Matisse said he wanted his art to have the effect of a good armchair on a tired businessman. Irving Kristol seems to have wanted his writing to have the effect of a good martini on a beleaguered corporate executive. The executive’s prejudices, widely scorned among the young and the educated in the 1960s and ’70s, when Kristol began offering this therapy, were eloquently reaffirmed; his feelings, wounded by impertinent criticism, were tenderly soothed; his conscience, feeble but occasionally troublesome, was expertly anesthetized. The executive’s gratitude knew no bounds; in return, he and his foundations showered their faithful servant with the money and favors that made Kristol so prominent a figure in American intellectual life.
Born in Brooklyn in 1920, Kristol attended City College in the 1930s. There he was part of an unusual cohort of left-wing students, avid readers of Trotsky and Partisan Review, an astonishing proportion of whom eventually became leading American intellectuals: Daniel Bell, Nathan Glazer, Irving Howe, Seymour Martin Lipset and Kristol, among others. After college, Kristol tells us in the engaging “Autobiographical Memoir” included in The Neoconservative Persuasion, a recently published collection of his essays, he became an apprentice machinist but, alas, did not persevere. A stint in the Army had “the effect of dispelling any remnants of anti-authority sentiments” (along with his socialist ideals), because he thought his fellow GIs—representing the common man—were pretty poor stuff, while Army regulations were generally rational and fair. After World War II he followed his wife (now the eminent historian Gertrude Himmelfarb, who edited this collection) from one graduate program to another until they settled in New York and Kristol became an editor at Commentary.
At Commentary Kristol found himself in another stellar cohort, this time including legendary founding editor Elliot Cohen, renowned art critic Clement Greenberg and popular culture critics Robert Warshow and Richard Clurman. After a few years he moved on to become executive director of the American branch of the Congress for Cultural Freedom, and then, in 1953, co-editor of the Congress’s London-based journal, Encounter. The Congress was secretly financed by the CIA. Kristol may not have known that and probably wouldn’t have cared. In any case, England seemed provincial after New York City, so in 1958 he returned to edit The Reporter, the project of a wealthy but imperious European émigré. Soon he found himself an executive at Basic Books.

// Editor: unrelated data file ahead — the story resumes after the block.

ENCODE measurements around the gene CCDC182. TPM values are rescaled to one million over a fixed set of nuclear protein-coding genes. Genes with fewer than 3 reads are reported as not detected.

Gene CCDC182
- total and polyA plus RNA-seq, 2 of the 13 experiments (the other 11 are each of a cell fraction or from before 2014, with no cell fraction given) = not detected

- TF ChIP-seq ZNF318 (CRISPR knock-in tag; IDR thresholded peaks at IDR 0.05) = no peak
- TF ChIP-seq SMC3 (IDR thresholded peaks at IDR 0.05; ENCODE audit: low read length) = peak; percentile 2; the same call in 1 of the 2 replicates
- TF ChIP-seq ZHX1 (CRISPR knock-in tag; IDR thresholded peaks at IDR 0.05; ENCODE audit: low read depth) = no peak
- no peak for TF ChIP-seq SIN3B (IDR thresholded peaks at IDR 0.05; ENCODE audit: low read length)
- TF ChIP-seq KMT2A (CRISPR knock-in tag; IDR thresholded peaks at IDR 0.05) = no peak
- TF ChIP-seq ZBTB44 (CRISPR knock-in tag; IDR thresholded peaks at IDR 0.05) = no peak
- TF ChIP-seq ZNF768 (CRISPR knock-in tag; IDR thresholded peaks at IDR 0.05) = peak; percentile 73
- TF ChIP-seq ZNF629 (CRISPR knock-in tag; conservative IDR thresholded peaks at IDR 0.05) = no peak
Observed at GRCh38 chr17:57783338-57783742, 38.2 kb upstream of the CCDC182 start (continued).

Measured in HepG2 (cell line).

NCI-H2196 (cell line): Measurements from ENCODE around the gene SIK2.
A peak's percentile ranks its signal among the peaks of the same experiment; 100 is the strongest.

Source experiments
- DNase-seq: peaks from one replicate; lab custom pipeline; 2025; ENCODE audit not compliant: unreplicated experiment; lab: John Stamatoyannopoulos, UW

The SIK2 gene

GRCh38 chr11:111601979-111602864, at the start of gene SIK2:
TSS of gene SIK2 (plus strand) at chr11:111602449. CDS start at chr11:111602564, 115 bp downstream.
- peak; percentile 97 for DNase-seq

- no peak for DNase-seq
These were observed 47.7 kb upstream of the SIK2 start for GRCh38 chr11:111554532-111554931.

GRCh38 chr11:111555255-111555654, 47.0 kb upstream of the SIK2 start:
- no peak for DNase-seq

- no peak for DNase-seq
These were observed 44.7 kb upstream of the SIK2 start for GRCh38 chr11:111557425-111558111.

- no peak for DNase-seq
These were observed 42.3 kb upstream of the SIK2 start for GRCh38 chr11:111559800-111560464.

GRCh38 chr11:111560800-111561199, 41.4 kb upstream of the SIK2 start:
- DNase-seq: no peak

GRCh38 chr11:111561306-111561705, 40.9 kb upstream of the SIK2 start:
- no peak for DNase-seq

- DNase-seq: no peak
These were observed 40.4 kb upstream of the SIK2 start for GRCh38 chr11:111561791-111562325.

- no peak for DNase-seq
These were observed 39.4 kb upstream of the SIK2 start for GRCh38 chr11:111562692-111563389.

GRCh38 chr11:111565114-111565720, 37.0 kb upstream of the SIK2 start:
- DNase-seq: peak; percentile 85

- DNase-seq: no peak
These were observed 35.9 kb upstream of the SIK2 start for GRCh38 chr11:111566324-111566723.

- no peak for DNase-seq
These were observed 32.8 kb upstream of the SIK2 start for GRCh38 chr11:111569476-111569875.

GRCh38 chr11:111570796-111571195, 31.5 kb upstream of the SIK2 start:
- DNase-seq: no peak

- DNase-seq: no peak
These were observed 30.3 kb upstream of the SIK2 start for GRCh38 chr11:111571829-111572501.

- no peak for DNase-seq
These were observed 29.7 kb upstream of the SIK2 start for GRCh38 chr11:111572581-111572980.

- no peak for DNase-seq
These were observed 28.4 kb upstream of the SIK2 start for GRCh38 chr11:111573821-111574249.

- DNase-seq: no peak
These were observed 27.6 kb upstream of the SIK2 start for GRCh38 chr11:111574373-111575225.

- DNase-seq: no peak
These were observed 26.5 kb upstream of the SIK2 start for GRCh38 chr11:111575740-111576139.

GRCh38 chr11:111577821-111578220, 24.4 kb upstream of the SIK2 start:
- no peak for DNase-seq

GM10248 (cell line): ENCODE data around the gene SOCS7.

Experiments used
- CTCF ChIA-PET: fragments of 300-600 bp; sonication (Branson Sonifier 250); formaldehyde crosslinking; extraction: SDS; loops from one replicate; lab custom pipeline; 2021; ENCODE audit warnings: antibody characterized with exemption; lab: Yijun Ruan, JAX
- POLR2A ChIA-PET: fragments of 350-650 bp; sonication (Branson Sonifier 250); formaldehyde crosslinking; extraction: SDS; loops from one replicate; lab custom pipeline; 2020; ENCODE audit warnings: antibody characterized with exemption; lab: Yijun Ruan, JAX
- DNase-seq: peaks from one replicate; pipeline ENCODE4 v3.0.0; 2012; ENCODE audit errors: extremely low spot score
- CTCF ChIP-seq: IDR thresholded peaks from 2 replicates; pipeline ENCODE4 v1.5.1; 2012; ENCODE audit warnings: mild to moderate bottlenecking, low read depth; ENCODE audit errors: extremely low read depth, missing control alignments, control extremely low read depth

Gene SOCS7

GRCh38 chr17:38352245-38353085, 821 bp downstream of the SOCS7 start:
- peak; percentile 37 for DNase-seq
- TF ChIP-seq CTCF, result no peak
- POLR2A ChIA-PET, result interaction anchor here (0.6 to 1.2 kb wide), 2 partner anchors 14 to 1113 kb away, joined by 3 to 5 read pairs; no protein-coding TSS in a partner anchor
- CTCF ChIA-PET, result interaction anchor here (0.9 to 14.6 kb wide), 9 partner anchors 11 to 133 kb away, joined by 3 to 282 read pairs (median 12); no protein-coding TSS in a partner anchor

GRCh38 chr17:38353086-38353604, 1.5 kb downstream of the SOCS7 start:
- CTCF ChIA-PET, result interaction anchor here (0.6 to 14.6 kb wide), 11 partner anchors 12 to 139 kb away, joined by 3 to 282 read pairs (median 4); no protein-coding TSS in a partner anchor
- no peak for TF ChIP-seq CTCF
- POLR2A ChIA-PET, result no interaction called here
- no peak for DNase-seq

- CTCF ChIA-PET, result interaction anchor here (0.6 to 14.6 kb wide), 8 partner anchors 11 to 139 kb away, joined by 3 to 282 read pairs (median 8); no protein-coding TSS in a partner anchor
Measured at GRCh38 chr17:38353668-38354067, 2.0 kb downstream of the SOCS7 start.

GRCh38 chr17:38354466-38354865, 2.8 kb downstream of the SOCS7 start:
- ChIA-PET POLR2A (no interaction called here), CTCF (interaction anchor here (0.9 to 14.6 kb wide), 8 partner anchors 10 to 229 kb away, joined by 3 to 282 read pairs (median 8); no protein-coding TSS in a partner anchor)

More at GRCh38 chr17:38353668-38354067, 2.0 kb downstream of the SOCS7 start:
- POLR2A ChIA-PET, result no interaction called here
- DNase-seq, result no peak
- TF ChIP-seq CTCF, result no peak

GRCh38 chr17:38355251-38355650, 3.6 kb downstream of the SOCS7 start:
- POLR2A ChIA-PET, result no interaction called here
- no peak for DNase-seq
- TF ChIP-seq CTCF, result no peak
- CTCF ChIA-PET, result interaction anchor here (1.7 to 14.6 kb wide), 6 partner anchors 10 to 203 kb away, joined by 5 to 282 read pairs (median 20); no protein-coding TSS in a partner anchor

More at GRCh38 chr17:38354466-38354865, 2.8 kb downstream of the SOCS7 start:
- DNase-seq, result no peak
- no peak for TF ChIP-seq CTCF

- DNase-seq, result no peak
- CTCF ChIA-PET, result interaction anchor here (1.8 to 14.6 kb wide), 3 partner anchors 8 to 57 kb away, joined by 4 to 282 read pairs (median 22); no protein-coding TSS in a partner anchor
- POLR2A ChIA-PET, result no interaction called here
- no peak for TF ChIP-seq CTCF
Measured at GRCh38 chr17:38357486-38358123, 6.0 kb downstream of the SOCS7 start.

Kristol had tried to write a book (on American democracy) but gave up: “I was not a book writer. I did not have the patience and I lacked the necessary intellectual rigor.” He also lacked the patience for book publishing and was eager to start another magazine. A rich ex–CIA agent turned investment banker Kristol knew from the Congress for Cultural Freedom agreed to finance The Public Interest, beginning in 1965. Critical of the Great Society, and particularly of the War on Poverty, The Public Interest attracted much support from the Wall Street Journal, the Olin, Bradley and Smith Richardson foundations, and the American Enterprise Institute. Before long Kristol was the field marshal of the business class’s long march through the institutions of New Deal liberalism.
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Every ism has its truth. What was neoconservatism’s? The Public Interest’s critique of social policy had a dual thrust: assessment and explanation. The bottom line of the assessment was: the more active and interventionist the policy, the less successful. Social Security and Medicare, which simply mailed out checks, worked; more ambitious efforts, such as welfare, education reform, public housing, or juvenile delinquency and prisoner rehabilitation programs, did not. As the first sustained and scholarly review of postwar social policy in America, The Public Interest was a genuine public service.